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Decision-making in priority setting for medicines--a review of empirical studies.

Authors
  • Vuorenkoski, Lauri
  • Toiviainen, Hanna
  • Hemminki, Elina
Type
Published Article
Journal
Health Policy
Publisher
Elsevier
Publication Date
Apr 01, 2008
Volume
86
Issue
1
Pages
1–9
Identifiers
PMID: 17950484
Source
Medline
License
Unknown

Abstract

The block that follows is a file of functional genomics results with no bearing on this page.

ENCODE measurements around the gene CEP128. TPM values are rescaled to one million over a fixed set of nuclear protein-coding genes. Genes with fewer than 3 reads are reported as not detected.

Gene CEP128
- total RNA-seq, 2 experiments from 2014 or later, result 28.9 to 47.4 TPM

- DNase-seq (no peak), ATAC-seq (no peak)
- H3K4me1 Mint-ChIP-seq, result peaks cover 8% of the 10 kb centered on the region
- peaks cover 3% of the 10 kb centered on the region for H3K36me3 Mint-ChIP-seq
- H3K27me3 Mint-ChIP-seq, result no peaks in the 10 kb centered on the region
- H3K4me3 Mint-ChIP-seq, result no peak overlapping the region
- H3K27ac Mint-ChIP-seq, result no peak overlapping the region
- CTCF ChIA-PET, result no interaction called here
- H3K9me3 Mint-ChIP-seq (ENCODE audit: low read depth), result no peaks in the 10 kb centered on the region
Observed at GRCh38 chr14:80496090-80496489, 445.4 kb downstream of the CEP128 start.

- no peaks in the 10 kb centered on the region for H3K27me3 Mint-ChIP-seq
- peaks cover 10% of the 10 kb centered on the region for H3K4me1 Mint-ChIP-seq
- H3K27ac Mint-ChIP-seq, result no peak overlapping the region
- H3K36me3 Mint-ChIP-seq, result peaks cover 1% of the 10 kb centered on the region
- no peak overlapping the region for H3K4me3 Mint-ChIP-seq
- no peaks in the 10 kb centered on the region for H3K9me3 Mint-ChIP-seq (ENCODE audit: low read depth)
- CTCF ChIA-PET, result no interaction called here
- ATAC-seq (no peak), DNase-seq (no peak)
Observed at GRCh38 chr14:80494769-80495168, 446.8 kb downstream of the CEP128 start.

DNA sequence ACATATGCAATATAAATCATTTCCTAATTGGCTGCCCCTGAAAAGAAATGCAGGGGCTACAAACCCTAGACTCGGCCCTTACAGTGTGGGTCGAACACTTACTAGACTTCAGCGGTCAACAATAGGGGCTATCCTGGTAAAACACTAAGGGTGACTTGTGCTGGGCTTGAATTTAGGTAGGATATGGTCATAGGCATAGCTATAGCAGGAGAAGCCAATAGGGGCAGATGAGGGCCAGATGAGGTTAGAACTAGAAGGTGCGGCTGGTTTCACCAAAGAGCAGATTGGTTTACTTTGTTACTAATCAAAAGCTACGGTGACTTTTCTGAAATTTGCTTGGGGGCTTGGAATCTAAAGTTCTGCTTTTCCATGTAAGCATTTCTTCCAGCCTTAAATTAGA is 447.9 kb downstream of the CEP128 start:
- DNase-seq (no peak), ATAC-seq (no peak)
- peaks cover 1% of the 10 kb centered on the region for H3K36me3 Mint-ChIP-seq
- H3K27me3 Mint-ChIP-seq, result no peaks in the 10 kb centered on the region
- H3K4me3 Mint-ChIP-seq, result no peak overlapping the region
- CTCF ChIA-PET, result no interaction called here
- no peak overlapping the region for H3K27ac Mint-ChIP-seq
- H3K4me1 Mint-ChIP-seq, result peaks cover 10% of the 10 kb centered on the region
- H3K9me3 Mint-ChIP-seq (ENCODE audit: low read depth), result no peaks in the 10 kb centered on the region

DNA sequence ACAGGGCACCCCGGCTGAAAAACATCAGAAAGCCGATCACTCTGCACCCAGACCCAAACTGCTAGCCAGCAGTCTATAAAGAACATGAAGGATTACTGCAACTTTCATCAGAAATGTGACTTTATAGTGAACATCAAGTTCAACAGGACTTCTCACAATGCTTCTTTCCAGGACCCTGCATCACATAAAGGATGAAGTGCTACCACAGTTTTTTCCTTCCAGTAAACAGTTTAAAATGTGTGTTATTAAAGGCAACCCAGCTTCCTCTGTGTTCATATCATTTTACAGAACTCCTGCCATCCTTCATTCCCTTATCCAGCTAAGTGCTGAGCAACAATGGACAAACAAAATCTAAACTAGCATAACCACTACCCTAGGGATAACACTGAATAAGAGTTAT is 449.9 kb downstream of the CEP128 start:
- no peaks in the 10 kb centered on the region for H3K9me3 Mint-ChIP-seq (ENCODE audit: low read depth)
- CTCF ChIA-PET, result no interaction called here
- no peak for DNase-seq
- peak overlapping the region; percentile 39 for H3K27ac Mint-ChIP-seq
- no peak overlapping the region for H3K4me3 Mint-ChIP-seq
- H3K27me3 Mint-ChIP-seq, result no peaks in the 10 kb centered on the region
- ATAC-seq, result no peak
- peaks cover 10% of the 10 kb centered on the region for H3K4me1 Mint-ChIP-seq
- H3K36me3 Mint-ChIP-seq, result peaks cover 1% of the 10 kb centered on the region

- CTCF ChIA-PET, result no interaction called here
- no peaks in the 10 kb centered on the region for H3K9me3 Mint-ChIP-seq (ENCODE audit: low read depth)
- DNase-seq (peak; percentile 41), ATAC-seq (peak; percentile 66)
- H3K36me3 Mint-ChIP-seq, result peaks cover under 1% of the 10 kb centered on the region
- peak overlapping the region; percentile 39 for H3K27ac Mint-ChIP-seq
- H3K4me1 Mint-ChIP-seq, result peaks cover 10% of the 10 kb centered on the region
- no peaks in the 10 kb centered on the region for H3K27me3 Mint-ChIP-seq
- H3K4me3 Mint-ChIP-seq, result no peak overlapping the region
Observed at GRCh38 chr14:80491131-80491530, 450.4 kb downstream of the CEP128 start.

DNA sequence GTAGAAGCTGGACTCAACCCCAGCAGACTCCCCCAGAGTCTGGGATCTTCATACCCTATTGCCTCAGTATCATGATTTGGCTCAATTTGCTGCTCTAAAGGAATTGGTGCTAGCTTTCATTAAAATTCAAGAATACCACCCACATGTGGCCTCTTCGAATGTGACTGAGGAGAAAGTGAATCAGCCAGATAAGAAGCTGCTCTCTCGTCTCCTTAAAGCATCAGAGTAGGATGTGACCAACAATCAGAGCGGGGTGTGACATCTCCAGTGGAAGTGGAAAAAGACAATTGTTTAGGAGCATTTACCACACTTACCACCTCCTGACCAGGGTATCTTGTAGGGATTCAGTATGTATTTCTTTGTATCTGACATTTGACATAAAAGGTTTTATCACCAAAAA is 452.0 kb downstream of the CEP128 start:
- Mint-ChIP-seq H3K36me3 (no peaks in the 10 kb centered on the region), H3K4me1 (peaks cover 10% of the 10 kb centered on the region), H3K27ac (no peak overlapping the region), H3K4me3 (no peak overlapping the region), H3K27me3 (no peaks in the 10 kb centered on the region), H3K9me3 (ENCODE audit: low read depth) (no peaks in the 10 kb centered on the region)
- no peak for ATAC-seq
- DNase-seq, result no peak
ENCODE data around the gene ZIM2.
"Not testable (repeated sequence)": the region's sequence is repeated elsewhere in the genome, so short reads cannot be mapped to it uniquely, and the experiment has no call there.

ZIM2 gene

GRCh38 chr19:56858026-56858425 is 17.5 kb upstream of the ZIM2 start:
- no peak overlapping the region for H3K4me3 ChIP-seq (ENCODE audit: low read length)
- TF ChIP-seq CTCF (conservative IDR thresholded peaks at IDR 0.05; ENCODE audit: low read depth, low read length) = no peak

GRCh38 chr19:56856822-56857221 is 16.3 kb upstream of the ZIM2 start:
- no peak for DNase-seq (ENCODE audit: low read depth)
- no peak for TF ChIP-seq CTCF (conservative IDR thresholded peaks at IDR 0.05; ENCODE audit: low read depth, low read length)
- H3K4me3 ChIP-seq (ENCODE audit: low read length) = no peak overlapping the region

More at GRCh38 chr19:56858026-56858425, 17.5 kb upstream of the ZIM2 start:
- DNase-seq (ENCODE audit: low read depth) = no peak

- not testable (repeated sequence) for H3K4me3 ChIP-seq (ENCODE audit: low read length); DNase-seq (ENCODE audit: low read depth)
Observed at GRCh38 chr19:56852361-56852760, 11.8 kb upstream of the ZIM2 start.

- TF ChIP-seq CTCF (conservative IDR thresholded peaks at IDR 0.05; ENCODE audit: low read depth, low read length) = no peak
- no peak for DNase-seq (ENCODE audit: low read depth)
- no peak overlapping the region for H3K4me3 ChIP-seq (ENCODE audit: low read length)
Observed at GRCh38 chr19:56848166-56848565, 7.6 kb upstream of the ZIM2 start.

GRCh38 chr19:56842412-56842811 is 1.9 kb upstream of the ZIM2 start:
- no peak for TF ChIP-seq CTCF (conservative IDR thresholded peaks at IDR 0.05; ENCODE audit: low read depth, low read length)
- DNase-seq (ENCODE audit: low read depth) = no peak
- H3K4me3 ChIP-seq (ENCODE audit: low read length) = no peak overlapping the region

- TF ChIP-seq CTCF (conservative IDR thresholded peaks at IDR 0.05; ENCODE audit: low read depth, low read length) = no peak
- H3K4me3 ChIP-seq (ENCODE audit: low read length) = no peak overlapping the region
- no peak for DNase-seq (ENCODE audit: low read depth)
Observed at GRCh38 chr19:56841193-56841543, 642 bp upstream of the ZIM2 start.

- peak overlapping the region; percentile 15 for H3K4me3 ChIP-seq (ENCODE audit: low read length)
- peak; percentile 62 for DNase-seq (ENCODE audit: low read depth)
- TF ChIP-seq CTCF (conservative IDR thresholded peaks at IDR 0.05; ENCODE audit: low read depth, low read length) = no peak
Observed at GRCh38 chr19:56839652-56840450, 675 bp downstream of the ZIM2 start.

Rising pharmaceutical expenditure leads to an increased need for priority setting in medicinal care. The objective of this paper is to review studies that empirically analyse a macro- and meso-level decision-making process for including drugs in and/or excluding drugs from reimbursement lists and drug formularies in industrialized countries. We identified six separate studies analysing a decision-making process as a whole. According to them, the most important groups in decision-making were experts and administrative persons. The decision-makers had an explicitly or implicitly defined set of criteria that were considered in decision-making, with clinical evidence on the benefit and the costs being the main criteria used. However, formal pharmacoeconomic analyses were given a rather small role. The criteria used varied between studies, and also between decisions. The decisions seemed inevitably to be partly value-based in their nature, as the scientific or other exact evidence did not give a firm foundation on which the decisions could be solely based. The majority of the studies concentrated on descriptive analysis on how things are rather than on explicitly analysing how decision-making processes perform against defined principles or goals. To facilitate decision-making by clearly defined principles and methods, more analytic studies on decision-making are especially needed.

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